Herbert Hoover, head of the US Food Administration during World War I, famously declared, “Food will win the war.” Both he and the United States government more generally encouraged Americans at home to decrease their consumption of food and to focus on the production of more foodstuffs at home for soldiers abroad.
With the conflict firing on foreign shores, the United States remained able to produce goods at home, suffering no direct combat interruption. The goods it produced would serve as a source of food to those Allied nations where the battle overran production areas like farms and manufacturing plants. In 1918, the rate of United States food exportation—mainly of bread, sugar, and meat—increased three-fold from the amount of exportation prior to the war.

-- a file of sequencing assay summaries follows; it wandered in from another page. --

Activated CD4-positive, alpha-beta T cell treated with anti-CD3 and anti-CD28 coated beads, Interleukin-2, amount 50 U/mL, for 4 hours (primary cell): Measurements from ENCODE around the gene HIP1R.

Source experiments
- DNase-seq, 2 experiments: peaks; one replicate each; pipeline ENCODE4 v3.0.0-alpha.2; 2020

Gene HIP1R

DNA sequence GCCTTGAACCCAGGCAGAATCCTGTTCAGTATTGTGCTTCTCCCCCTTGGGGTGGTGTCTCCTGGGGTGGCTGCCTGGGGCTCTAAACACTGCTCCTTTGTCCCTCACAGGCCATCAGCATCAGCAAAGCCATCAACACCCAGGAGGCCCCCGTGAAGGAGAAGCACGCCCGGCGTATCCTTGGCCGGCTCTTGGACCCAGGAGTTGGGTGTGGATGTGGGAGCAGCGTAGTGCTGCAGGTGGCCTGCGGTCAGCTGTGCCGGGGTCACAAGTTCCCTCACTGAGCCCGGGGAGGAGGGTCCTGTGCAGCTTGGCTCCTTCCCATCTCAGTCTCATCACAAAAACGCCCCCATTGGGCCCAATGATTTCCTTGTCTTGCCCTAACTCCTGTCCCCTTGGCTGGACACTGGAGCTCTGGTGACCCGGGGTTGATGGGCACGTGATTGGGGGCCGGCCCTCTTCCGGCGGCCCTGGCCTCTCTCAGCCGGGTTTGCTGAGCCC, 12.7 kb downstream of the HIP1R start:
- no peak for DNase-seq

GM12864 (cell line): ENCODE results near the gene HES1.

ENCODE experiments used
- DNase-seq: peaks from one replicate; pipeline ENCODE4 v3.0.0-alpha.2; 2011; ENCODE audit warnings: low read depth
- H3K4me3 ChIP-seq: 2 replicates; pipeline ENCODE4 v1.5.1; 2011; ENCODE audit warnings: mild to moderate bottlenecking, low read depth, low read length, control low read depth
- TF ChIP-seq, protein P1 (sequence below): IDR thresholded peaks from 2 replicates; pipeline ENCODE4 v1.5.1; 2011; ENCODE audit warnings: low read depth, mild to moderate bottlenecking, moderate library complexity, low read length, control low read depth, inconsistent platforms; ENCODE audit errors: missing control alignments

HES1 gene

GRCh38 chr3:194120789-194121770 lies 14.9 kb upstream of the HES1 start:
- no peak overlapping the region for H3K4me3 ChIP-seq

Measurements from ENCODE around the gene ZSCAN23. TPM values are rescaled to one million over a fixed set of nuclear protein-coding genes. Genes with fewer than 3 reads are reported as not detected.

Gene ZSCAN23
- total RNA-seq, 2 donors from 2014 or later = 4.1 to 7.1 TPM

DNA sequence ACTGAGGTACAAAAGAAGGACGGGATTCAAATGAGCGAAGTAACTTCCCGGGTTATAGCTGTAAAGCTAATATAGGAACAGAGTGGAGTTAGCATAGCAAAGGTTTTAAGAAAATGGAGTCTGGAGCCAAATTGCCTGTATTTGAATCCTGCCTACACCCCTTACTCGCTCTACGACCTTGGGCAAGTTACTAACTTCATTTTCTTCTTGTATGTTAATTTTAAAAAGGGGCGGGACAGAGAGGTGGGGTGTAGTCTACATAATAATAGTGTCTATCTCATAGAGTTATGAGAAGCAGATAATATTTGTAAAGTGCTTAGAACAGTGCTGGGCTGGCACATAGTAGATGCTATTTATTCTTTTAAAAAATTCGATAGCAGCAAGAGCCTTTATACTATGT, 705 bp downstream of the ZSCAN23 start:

Propaganda posters sang of food as “ammunition,” a commodity that Americans could employ as their own weaponry. By rationing their consumption and increasing food production for Allies in need, Americans on the home front could join the fight.